Engaged and happy people are the secret ingredient in every success story. Imagine an unhappy entrepreneur or employee setting the world on fire with a new idea and an enthusiastic team of followers – not happening.
A global Gallup survey found that only 13 percent of employees feel engaged at work. And this unhappiness is impacting the bottom line. Companies in the top quartile for engaged employees generated 22 percent greater profitability than those in the bottom.
But what’s the key to happiness? Why aren’t we making it a priority at work? According to the groundbreaking 75-year Harvard study, we already know the answer to long-term happiness and fulfillment. It’s our relationships.
Robert Waldinger, director of the Harvard Study of Adult Development reported, “The clearest message that we get from this 75-year study is this: Good relationships keep us happier and healthier. Period.”
Just knowing a lot of people or working around a lot of people isn’t enough. True relationships have genuine connections. Consider how we grow close to our colleagues while working on challenging projects or our cohort while participating in a business boot camp or accelerator – and feel a letdown when the team splits up at the end.
One of the most powerful ways to forge strong connections is by creating micro-experiences that cause an emotional uplifting in others. Cue the well-planned team-building retreat!
Unfortunately, in business, we don’t often take the time to invest in deepening the professional relationships that could provide the connections and support that would make us feel happier and more productive in our careers. As entrepreneurs, we’re willing to work 60 hours a week, but somehow can’t find the time for keeping up with friends or making new ones. We’re just too busy.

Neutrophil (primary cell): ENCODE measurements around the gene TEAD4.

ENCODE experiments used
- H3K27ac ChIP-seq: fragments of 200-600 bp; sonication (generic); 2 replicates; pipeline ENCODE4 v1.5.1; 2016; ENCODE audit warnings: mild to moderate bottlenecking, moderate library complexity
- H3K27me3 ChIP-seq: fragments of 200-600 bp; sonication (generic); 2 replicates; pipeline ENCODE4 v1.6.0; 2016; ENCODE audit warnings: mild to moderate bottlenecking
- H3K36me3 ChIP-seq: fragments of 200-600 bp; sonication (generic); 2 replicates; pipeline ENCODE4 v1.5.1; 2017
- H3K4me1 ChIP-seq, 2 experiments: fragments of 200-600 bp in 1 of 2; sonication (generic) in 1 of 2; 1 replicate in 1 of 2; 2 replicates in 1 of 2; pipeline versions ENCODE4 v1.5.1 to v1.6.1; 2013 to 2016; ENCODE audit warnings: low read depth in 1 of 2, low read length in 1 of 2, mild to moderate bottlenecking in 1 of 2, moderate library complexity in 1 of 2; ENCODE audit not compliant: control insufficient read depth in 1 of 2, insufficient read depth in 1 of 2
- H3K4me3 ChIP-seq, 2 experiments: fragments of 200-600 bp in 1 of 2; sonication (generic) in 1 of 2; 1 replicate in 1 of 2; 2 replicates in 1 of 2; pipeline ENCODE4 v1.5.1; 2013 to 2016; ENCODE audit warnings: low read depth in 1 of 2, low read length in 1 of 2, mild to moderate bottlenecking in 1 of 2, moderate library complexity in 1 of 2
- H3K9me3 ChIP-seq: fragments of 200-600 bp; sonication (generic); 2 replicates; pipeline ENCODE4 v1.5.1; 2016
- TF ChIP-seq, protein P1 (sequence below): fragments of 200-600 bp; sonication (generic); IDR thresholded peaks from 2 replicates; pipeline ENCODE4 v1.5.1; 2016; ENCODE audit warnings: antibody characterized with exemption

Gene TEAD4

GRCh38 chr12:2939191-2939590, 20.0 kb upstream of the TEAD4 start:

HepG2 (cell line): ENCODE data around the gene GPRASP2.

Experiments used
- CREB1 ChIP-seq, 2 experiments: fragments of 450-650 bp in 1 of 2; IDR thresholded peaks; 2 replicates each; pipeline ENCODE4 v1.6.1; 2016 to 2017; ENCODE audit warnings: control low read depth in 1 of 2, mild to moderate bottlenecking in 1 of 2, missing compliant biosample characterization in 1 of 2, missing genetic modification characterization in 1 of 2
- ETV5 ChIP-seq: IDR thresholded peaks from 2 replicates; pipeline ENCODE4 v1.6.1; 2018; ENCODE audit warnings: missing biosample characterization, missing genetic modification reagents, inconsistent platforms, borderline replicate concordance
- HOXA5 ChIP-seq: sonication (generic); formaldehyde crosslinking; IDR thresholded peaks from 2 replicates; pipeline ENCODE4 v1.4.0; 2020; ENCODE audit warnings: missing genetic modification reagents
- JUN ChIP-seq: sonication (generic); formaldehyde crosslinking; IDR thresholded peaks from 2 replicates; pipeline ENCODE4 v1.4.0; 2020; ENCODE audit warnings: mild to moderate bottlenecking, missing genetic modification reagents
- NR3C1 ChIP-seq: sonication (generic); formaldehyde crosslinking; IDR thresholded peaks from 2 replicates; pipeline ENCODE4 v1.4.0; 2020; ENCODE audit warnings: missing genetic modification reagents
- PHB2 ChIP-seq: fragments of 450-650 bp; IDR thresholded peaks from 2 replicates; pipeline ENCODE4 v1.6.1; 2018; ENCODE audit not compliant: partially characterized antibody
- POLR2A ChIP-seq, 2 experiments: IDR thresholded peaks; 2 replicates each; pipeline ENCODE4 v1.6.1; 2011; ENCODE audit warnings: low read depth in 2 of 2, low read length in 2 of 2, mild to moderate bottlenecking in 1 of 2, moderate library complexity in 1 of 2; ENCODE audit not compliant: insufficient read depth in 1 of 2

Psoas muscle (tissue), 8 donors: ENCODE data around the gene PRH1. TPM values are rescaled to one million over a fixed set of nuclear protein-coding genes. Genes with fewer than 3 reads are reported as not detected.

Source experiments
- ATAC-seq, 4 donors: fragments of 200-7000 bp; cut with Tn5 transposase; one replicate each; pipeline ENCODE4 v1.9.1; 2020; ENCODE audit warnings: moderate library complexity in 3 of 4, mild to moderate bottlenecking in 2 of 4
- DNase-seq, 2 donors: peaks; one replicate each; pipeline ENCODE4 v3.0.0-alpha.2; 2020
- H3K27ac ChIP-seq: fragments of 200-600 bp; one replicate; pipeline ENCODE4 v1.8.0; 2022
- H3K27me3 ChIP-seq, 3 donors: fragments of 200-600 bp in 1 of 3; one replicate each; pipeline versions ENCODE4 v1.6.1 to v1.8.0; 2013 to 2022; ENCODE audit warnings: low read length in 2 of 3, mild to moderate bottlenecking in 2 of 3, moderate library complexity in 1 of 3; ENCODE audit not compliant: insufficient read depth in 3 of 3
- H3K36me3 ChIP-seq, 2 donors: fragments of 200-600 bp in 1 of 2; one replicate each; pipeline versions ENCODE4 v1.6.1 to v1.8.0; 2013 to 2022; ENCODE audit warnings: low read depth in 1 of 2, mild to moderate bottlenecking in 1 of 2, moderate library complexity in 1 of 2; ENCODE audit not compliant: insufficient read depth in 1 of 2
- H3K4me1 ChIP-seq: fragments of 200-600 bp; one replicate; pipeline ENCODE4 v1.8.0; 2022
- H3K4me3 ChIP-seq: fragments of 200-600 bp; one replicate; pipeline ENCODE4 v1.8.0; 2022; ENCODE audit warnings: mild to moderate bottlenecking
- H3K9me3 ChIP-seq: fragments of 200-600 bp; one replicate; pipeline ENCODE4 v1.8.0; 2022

But think about this…according to another Gallup survey, those who feel they have a best friend at work are seven times as likely to be engaged in their jobs, are better at engaging customers, produce higher quality work, have higher well-being and are even less likely to get injured on the job.
Think about at what's happening in today’s workforce. We’re now in an era where many employees seek out and stay with organizations that have exceptional workplace cultures. And while there are numerous components to these cultures, they are often characterized by feelings of trust, belonging, and inclusion.
We spend most of our waking hours at work, and it's only natural that we want to build connections with our team members. It feels good to have work friends when we want to celebrate or commiserate. Without that outlet, work can seem lonely and isolating.
I tell my entrepreneurship students to get ready to be both lonely and social. They’ll be heads-down struggling to build a business – and networking like crazy to build the relationships needed to grow it.
Make it one of your New Year’s Resolutions to recognize your positive feelings and express them. Create those micro-experiences. Drop off thank you notes, take 30 seconds to express appreciation, bring in flowers or treats, stay in touch with friends, and remember…your happiness and success, and everyone else’s, depends on it. Grow the “happy” in this Happy New Year.
Diane Durance, MPA, is director of UNC Wilmington's Center for Innovation and Entrepreneurship (CIE). The CIE is a resource for the start-up and early-stage business community to help diversify the local economy with innovative solutions. For more information, visit www.uncw.edu/cie.
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